March 26, 2018
Welcome to the Alaska Highway, where you’re more likely to see wildlife than people. Local photographer Ryan Dickie shows us his favourite places to photograph…
By Mike Berard November 23, 2016 #php comments_number('0 Comment', '1 Comment', '% Comments'); ?> #php echo wpb_get_post_views(get_the_ID()); ?>
From deep Coast Range snow to a vibrant village scene, Whistler deservedly wears the crown as the most famous and popular ski destination in Canada. The town centre—aka the Village—feeds right into the ski area, and together they deliver non-stop action from the moment you roll into town.
Let’s start with the ski resort, Whistler Blackcomb. With an impressive 37 lifts and two behemoth mountains it’s the largest resort in North America at 3,307 hectares (8171 acres). On top of that, Whistler is well known when it comes to magazine and industry awards. The resort features more than 1,500 vertical metres (5,000 vertical feet), and can claim terrain for everyone, from the tiniest groms earning their turns on the magic carpet to some of the world’s best skiers and snowboarders. There are few mountains that can brag about having such a deep roster of Olympians, X Games champions and World Cup racers in their lift lines regularly.
Ask a local about which mountain is better and many will claim Blackcomb Mountain for its abundance of snow and better fall lines. For skiers and riders who seek the steep and deep, Blackcomb offers the infamous Spanky’s Ladder. Whistler Mountain does one thing better than everyone else in North America: the treeless alpine terrain, which allows for big, wide open turns and jaw-dropping perspectives. As for chairlifts, the most iconic is the Peak Chair on Whistler, but also notable is the Crystal Zone chair and the PEAK 2 PEAK Gondola. Whistler prides itself on offering something for everyone, whether you’re talking ability, style of riding, or après. Oh, the après—it’s a glorious thing.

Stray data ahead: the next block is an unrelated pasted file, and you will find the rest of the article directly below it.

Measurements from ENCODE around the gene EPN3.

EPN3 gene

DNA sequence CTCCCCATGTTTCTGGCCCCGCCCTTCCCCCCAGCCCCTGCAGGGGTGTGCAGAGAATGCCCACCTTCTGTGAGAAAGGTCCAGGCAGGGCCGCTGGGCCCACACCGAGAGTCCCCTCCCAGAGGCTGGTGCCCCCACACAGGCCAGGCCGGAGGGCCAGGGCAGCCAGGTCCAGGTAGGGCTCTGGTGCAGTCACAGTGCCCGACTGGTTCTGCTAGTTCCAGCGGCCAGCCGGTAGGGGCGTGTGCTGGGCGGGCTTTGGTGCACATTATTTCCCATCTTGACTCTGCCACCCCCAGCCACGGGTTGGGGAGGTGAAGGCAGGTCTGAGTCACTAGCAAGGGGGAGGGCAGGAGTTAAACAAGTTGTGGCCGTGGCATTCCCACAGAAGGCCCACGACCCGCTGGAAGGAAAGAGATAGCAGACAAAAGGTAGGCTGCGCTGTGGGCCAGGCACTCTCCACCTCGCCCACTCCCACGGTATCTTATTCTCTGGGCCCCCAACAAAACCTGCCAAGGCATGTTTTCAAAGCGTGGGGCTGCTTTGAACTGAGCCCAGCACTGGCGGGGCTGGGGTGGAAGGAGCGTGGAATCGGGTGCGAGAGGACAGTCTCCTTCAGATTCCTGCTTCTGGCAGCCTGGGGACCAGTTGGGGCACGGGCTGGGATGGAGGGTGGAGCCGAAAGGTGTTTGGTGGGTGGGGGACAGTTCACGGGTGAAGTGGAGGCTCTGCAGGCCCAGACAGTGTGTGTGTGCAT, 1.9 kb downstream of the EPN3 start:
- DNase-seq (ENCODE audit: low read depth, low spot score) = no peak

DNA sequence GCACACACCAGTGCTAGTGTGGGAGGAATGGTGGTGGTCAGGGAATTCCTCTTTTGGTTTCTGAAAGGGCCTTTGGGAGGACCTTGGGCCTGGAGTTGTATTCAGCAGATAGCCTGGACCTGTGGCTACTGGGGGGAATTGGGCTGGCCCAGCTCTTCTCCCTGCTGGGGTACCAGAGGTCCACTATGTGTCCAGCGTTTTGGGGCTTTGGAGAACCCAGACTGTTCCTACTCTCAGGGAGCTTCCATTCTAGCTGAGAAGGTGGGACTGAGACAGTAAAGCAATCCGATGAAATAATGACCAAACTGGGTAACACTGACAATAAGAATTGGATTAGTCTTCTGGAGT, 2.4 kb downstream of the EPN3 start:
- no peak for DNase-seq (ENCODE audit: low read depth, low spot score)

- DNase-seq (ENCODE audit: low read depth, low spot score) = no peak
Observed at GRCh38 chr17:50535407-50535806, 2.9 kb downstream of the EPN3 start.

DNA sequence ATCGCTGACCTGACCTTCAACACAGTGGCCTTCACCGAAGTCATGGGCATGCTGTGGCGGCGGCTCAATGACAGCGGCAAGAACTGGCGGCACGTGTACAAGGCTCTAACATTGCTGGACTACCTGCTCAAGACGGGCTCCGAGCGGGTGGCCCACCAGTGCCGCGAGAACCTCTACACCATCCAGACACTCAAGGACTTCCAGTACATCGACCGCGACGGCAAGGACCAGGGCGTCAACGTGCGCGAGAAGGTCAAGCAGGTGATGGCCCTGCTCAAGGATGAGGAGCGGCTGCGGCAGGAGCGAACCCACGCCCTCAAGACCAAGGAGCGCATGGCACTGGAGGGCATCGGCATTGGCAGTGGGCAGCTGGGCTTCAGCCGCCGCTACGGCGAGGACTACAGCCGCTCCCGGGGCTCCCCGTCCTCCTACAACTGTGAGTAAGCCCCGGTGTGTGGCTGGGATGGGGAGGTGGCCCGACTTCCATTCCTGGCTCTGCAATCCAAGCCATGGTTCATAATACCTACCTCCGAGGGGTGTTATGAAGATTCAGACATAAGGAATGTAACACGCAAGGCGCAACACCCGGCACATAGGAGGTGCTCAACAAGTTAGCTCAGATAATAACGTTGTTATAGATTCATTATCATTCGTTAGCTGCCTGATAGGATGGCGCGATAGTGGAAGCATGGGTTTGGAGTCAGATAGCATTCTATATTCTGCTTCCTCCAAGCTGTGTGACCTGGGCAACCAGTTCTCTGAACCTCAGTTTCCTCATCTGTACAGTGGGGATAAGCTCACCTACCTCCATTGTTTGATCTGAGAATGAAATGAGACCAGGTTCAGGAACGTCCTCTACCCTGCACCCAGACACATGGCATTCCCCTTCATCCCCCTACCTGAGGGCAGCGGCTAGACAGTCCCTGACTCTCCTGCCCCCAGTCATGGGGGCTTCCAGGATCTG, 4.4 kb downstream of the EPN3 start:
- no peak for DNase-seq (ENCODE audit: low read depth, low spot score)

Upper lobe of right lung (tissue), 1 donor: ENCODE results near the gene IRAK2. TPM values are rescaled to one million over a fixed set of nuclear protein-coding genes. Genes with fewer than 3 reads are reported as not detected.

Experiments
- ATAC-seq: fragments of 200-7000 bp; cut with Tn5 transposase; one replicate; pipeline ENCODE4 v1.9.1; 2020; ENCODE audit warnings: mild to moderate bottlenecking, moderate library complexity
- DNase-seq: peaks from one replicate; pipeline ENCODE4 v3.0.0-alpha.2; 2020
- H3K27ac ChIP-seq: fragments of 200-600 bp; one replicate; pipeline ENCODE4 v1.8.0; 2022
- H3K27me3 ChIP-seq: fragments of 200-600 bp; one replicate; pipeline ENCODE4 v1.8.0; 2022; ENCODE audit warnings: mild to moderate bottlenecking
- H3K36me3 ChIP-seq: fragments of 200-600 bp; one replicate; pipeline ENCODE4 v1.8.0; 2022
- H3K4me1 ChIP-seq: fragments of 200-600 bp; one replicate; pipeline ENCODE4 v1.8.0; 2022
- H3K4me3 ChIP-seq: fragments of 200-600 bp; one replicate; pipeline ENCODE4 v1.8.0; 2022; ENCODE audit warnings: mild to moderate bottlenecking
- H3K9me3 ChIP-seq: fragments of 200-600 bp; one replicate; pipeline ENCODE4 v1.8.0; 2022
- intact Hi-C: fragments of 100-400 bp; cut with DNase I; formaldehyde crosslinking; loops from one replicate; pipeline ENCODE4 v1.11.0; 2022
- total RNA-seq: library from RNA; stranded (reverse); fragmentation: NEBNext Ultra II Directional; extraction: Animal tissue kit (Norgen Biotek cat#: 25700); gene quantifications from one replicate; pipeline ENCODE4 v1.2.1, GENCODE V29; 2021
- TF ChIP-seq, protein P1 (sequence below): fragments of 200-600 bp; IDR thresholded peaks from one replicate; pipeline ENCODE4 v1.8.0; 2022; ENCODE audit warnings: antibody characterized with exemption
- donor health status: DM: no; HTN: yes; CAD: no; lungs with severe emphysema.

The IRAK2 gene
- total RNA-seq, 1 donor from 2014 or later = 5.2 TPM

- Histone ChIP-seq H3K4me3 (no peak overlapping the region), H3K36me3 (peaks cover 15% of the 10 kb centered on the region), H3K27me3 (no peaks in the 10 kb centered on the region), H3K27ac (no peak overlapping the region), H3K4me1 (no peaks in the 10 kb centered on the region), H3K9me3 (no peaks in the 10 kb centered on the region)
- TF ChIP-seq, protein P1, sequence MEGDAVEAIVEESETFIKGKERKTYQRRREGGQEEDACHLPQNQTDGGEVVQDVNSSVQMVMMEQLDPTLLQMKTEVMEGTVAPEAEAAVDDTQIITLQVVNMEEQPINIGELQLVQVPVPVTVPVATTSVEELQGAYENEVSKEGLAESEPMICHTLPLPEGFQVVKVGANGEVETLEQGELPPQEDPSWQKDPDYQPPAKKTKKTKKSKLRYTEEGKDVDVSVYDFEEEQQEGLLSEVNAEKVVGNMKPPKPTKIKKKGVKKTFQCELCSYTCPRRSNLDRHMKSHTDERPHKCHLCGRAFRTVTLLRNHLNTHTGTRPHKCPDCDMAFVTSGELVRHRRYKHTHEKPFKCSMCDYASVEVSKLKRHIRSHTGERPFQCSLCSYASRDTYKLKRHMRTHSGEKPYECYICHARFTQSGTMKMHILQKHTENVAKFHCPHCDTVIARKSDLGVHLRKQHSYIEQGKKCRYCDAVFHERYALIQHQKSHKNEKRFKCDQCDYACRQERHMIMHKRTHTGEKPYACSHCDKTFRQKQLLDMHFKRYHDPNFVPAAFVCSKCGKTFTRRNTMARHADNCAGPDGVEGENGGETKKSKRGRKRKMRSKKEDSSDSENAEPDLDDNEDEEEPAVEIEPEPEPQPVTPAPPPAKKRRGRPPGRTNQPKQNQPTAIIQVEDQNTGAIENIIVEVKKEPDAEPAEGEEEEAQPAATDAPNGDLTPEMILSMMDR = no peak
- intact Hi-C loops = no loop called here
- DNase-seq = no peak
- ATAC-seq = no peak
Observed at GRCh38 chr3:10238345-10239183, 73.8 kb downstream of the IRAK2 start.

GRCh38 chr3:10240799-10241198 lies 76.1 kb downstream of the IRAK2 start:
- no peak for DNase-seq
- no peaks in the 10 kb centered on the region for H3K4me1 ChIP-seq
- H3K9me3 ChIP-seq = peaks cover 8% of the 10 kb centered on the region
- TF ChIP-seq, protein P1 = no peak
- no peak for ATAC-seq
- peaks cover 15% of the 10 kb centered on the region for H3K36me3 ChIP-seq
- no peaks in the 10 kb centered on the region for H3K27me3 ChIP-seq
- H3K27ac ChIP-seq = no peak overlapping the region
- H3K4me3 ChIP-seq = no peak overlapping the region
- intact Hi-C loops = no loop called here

Most thirsty powder seekers try to settle down after a day on the slopes at the GLC’s new patio, at Merlin’s Bar and Grill, and at Dusty’s Bar & BBQ. Tapley’s Neighbourhood Pub is Whistler’s working man’s pub, offering a no-nonsense, beer-soaked atmosphere. Beacon Pub & Eatery (standing where Citta’ Bistro once did) is a great spot to sit and take in the busy pedestrian traffic. With visitors coming from all over the world, the people-peeping is next level. The new Bar Oso offers tapas, cocktails, craft beer, and pure quality. After more than 25 years, Sushi Village is still the winner for best spot in town. The new Pizzeria Antico does pizza right. The Mexican Corner Restaurant caters to the taco and tequila crowd. And that’s just for starters. Ask locals. Peek around corners. Eat heartily and drink with joy. Whistler’s village is one of the qualities that sets it apart.
On your way out of town, hit up Function Junction, south of the Village. This once-industrial neighbourhood has found new energy in distinctly local businesses. Wild Wood Café is a breakfast go-to. Purebread bakery has incredible bread, treats, and coffee. Coast Mountain Brewing adds to the craft beer scene, but show up early—the shoebox bar seats only 27 people. Get caffeinated at Camp Lifestyle + Coffee Co. before making your way home. Or don’t go home at all. Whistler’s a great place to visit, and a great place to stay.
Featured Image: Downhill at Whistler Blackcomb. Photo: Destination BC/Blake Jorgenson
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